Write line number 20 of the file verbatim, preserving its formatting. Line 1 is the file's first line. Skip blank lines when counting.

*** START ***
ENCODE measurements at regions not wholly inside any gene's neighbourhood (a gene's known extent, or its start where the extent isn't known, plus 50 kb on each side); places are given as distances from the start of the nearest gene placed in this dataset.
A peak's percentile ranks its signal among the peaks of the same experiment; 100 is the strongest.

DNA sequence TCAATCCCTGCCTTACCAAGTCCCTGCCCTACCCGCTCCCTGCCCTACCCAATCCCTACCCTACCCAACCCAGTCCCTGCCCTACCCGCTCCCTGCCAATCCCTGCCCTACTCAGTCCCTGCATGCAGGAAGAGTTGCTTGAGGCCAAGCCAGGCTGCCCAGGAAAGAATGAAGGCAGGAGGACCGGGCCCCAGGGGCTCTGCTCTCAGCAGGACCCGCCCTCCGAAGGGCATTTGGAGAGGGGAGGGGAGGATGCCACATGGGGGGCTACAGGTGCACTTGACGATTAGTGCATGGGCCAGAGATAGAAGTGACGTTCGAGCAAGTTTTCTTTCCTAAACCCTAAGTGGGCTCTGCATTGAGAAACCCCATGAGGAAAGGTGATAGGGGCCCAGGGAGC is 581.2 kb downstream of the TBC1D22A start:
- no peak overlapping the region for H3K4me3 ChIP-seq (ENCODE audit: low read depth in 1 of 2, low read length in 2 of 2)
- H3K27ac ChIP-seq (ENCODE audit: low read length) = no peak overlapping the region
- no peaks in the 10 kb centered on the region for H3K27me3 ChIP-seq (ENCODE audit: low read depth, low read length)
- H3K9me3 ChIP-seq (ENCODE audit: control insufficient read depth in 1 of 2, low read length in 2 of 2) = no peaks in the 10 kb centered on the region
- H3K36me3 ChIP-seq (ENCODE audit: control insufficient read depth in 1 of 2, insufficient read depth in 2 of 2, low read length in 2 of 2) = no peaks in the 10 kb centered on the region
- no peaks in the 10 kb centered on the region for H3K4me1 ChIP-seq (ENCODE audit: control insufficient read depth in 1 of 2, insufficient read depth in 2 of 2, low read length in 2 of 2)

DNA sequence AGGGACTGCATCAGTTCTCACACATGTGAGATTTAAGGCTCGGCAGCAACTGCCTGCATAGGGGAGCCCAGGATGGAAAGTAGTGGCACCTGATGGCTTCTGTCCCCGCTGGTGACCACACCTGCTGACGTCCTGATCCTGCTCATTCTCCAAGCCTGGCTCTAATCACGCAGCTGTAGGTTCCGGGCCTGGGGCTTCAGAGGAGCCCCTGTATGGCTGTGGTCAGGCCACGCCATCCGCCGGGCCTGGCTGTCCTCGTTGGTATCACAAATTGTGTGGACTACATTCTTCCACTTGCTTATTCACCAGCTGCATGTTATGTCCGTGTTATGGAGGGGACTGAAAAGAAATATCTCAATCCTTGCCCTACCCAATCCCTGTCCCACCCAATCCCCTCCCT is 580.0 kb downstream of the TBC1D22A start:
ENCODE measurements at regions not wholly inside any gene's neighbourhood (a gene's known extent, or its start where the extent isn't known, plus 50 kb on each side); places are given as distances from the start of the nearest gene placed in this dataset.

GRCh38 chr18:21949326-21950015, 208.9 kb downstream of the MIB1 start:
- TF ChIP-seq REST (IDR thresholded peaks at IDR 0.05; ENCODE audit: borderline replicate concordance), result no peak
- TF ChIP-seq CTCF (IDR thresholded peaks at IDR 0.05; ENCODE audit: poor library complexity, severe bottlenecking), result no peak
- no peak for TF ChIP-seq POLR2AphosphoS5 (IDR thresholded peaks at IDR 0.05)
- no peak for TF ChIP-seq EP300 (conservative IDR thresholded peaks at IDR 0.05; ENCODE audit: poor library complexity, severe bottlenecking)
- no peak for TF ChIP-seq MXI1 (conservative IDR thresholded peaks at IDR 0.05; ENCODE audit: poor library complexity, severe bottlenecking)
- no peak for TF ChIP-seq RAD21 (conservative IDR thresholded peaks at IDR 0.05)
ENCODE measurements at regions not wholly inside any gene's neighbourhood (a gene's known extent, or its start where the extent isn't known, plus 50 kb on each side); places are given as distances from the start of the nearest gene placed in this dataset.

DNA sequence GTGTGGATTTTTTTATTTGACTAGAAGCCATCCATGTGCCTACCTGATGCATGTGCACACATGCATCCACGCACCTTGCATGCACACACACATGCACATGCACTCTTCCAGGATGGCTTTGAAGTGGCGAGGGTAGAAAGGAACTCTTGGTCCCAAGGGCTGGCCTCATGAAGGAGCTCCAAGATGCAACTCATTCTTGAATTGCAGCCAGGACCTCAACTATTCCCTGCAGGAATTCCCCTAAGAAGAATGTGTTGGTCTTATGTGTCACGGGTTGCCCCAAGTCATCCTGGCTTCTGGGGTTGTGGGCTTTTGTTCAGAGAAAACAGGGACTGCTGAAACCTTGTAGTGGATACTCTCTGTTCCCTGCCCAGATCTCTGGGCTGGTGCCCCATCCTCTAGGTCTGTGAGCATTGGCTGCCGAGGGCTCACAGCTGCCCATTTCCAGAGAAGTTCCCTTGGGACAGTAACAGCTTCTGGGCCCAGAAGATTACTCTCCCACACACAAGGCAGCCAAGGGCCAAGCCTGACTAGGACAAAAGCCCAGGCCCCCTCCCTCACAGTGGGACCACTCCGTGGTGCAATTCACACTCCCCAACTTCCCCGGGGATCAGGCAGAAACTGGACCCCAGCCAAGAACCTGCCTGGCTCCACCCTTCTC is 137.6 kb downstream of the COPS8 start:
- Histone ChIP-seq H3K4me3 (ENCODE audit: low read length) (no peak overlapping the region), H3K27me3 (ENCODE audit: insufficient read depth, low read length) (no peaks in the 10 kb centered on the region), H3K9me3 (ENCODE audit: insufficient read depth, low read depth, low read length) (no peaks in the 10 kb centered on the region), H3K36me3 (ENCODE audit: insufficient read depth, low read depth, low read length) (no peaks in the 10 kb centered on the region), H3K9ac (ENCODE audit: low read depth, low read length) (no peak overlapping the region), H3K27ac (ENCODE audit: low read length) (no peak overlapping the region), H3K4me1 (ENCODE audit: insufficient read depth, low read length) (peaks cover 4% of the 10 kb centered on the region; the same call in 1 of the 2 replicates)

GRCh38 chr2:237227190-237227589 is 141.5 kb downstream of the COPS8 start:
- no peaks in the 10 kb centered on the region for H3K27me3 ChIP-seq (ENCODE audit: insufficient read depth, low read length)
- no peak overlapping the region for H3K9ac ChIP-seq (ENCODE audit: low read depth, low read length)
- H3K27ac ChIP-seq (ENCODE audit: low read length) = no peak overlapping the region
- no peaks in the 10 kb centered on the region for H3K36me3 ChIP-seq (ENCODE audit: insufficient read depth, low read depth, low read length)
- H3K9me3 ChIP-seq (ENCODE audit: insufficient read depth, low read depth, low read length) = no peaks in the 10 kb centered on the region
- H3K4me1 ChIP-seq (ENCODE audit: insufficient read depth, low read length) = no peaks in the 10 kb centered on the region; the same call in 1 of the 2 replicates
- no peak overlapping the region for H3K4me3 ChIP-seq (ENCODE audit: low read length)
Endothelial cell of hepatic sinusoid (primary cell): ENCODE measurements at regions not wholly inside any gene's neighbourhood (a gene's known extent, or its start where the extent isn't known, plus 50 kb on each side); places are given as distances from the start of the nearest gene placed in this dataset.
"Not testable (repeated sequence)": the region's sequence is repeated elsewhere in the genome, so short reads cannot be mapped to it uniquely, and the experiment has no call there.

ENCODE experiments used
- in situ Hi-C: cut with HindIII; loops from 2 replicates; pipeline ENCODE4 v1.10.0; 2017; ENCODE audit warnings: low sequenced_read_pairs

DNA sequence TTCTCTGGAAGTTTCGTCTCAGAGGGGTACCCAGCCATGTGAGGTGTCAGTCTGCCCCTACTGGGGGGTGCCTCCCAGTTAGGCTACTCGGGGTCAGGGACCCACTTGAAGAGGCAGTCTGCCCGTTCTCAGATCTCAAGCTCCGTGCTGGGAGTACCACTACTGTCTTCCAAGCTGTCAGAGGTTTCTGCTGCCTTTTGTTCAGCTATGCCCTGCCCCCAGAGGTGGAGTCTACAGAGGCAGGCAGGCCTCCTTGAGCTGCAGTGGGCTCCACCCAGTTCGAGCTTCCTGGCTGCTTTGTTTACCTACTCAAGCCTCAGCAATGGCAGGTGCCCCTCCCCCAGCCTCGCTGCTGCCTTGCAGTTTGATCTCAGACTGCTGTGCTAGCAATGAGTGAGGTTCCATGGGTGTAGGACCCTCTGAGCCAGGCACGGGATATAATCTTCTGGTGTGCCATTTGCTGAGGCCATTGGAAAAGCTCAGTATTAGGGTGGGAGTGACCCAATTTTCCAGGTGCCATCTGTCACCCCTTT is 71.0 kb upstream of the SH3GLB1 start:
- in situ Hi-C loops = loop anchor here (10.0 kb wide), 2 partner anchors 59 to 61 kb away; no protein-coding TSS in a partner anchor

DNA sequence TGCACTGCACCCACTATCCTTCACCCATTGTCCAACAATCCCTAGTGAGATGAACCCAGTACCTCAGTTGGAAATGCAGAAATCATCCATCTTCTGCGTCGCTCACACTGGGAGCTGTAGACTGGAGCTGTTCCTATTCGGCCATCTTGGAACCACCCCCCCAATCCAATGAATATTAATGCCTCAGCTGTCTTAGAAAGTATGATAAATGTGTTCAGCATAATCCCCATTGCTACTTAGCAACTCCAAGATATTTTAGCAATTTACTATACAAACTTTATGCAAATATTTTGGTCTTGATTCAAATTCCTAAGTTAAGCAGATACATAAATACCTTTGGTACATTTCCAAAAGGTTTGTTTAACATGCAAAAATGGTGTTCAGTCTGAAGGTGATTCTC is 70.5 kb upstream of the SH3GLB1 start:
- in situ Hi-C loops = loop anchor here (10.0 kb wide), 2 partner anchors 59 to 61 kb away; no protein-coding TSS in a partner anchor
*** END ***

DNA sequence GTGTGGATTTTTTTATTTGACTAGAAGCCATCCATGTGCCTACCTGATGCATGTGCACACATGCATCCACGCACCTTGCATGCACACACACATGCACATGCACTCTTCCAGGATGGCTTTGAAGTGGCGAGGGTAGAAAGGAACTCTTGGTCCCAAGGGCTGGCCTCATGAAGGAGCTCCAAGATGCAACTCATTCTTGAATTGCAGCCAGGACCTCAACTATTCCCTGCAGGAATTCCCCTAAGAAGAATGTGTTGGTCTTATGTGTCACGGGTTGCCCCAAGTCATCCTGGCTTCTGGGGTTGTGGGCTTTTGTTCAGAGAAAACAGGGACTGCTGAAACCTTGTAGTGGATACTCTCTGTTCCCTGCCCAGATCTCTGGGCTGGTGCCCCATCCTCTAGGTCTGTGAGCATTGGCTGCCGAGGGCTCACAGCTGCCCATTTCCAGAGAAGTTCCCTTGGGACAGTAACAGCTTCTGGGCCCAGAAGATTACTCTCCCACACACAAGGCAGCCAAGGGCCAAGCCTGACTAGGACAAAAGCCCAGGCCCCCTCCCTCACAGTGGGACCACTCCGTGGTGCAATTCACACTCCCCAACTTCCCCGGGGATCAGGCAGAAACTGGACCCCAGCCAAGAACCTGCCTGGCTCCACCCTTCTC is 137.6 kb downstream of the COPS8 start: